Friday, March 31, 2017

Rupert Runners ramping it up for April 9th events

For the truly dedicated runners of the North Coast there really is no off season, but with the more appealing weather of the Spring on the horizon, more and more of the casual runners will be breaking out their shoes in anticipation of a number of local running events this year.

The first of the high profile runs on the schedule is the Prince Rupert Half Marathon Plus 8, which is set to see runners head down Highway 16 from the starting point of the Lester Centre.

The event takes place on Sunday, April 9th with start times and routes for the day as follows:

The Half Marathon start time is at 1PM

Half Marathon Route: Out and back along Highway 16, turning around at the Galloway Rapids Rest area. 

Two Person Relay: Runners will switch at the Galloway Rapids Rest area and must provide their own transportation. 

The 8 K run is to start at 2 PM

8K Route: The course is an out and back route along highway 16 starting and ending at the Lester Centre of the Arts. They note that walkers are welcome.

Entry fees and Registration for Individuals are 30 dollars, while 2 Person Teams pay 60 dollars.
There are deductions available for BC Athletics Full members and Rupert Runners members.

In person registration takes place Saturday April 8th from 10 to Noon at the Civic Centre, while the day of the run of April 9th you can register from Noon to 2:45 PM at the Lester Centre

You can find out more about the event and how to mail in your registration if you desire, from the Rupert Runners Facebook page or website.

For more items related to running in the Northwest see our archive page here.

A bit of Storefront campaigning for candidate Pond!

BC Liberal candidate Herb Pond will officially open his,
Prince Rupert campaign office tomorrow at 1PM

Putting together a team will be one of the themes tomorrow as North Coast Liberal candidate Herb Pond hosts the Grand Opening of his campaign office located at 255 3rd Avenue West on Third Avenue West, directly across the street from CityWest.

The office has actually been open for much of the week, with hours of 1 to 4:30 PM in place for anyone that wanted to stop in for a chat, if they did there's a good chance that they might have picked up a campaign button to show their support, something which was proving to be a popular item through the course of the week.

Campaign buttons are proving to be a popular item that
are available at the Pond office
(photo from Herb Pond Facebook page)

Mr. Pond has been spreading the word of Saturday's celebration through his Facebook page, noting that the events to make it all official begin at 1PM.

With a number of themes starting to pop up on the election radar for the riding, Saturday afternoon could offer up a chance for voters to learn more about the candidates opinions.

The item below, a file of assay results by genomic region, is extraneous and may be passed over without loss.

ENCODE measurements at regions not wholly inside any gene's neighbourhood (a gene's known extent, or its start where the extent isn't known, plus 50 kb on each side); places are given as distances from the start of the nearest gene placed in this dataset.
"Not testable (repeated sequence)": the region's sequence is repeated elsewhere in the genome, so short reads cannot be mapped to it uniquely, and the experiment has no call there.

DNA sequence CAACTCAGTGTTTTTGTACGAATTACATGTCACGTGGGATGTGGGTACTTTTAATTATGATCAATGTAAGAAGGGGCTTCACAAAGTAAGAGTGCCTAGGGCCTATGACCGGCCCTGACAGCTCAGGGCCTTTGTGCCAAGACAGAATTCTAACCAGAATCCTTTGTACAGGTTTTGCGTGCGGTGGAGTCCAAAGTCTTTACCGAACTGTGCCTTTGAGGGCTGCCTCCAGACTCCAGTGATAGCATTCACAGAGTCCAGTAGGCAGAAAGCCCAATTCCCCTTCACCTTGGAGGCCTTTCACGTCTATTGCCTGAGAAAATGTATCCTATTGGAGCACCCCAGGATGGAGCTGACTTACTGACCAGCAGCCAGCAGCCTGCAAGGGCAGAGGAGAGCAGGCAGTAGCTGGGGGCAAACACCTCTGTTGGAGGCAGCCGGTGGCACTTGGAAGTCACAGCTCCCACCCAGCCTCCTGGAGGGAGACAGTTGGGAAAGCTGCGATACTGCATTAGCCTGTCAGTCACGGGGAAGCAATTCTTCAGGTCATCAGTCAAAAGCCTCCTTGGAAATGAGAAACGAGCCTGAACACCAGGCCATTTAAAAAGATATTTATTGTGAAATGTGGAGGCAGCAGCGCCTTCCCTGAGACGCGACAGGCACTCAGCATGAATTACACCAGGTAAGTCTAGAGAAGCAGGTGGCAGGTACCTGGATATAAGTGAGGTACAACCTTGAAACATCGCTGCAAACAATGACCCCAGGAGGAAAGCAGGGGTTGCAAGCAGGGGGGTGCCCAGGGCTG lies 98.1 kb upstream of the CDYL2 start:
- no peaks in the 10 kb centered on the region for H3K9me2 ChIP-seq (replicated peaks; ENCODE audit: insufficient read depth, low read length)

Best to catch him there while you can, his twitter feed of late has featured the candidate taking to the neighbourhoods of the city to knock on doors and hear views from residents of the region.

More notes related to the 2017 election campaign can be found on our North Coast Votes Archive page.

North Pacific Cannery Historical Site to host Job Fair in April

A chance to learn more about summer job opportunities with one of the top tourist draws in the region comes up in earlyApril, as the North Pacific Cannery Historical Site hosts a Job Fair taking place at Northwest Community College on Fifth Street in the city's downtown area.

Two sessions have been set aside for the Job Fair, planned for Thursday, April 5th.

The First which is dedicated towards NWCC students will take place from 10 to 11 AM. 

While the General Public is invited to stop by from 11 AM to Noon to explore the opportunities for employment.

Among some of the positions that are available for the 2017 season are:

Visitor Centre Assistants
Tour Guides
Cook Assistants
General Manager's Assistant

If you want to do some research on the scope of the attractions that the Historical features you can learn more from the North Pacific website or Facebook page.

For more items related to the Prince Rupert's Tourism industry see our archive page here.

Middle School replacement hopes become political cudgel for North Coast election campaign

Prince Rupert Middle School was thrust into the political spotlight
on the North Coast Thursday with a visit from Education Minister Mike Bernier

If the events of Thursday had happened in a primary class at any of the elementary schools at SD52, the teacher probably would have called for a time out!

The finger pointing was fast and furious on Thursday following a visit to the North Coast from Education Minister Mike Bernier, who was in Prince Rupert to discuss a range of issues with School District 52 officials.

One of the key items on the to do list for Thursday was a tour of Prince Rupert Middle School, the aging facility that served many years as the city's high school, prior to its shift in use with the creation of the 7-9 Middle school system a few years ago.

It was during that controversial rationalization of local elementary schools, that the carrot of a potential new school for the community was first proposed, though as the years have moved on the timeline seems no closer to delivering a new school today, than when PRMS accepted its first students in 2012.

As part of his visit to town, Mr. Bernier was taken on the tour of the school by School District 52 Superintendent Sandra Jones, who we imagine took him into every nook and cranny of the building to make note of the many documented deficiencies that it has, as well as to review the long running efforts from the School District to gain Ministry of Education action on the issue.